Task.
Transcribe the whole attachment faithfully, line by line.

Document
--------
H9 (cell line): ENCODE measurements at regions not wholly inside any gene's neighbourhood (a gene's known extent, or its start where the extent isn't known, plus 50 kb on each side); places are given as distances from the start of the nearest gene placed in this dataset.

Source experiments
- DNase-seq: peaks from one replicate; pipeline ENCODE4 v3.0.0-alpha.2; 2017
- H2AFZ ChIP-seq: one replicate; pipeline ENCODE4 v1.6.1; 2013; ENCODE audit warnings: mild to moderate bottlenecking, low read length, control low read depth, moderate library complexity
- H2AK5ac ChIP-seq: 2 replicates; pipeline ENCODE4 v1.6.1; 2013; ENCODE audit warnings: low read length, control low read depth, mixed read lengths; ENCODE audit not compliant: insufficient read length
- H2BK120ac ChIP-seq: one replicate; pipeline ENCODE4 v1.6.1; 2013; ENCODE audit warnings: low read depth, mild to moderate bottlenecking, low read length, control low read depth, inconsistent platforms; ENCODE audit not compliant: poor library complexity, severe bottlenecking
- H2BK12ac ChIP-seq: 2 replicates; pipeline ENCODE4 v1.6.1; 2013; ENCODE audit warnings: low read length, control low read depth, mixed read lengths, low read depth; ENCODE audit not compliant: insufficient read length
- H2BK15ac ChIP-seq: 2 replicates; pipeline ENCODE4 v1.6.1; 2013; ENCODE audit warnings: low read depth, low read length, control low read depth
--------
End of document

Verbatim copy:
H9 (cell line): ENCODE measurements at regions not wholly inside any gene's neighbourhood (a gene's known extent, or its start where the extent isn't known, plus 50 kb on each side); places are given as distances from the start of the nearest gene placed in this dataset.

Source experiments
- DNase-seq: peaks from one replicate; pipeline ENCODE4 v3.0.0-alpha.2; 2017
- H2AFZ ChIP-seq: one replicate; pipeline ENCODE4 v1.6.1; 2013; ENCODE audit warnings: mild to moderate bottlenecking, low read length, control low read depth, moderate library complexity
- H2AK5ac ChIP-seq: 2 replicates; pipeline ENCODE4 v1.6.1; 2013; ENCODE audit warnings: low read length, control low read depth, mixed read lengths; ENCODE audit not compliant: insufficient read length
- H2BK120ac ChIP-seq: one replicate; pipeline ENCODE4 v1.6.1; 2013; ENCODE audit warnings: low read depth, mild to moderate bottlenecking, low read length, control low read depth, inconsistent platforms; ENCODE audit not compliant: poor library complexity, severe bottlenecking
- H2BK12ac ChIP-seq: 2 replicates; pipeline ENCODE4 v1.6.1; 2013; ENCODE audit warnings: low read length, control low read depth, mixed read lengths, low read depth; ENCODE audit not compliant: insufficient read length
- H2BK15ac ChIP-seq: 2 replicates; pipeline ENCODE4 v1.6.1; 2013; ENCODE audit warnings: low read depth, low read length, control low read depth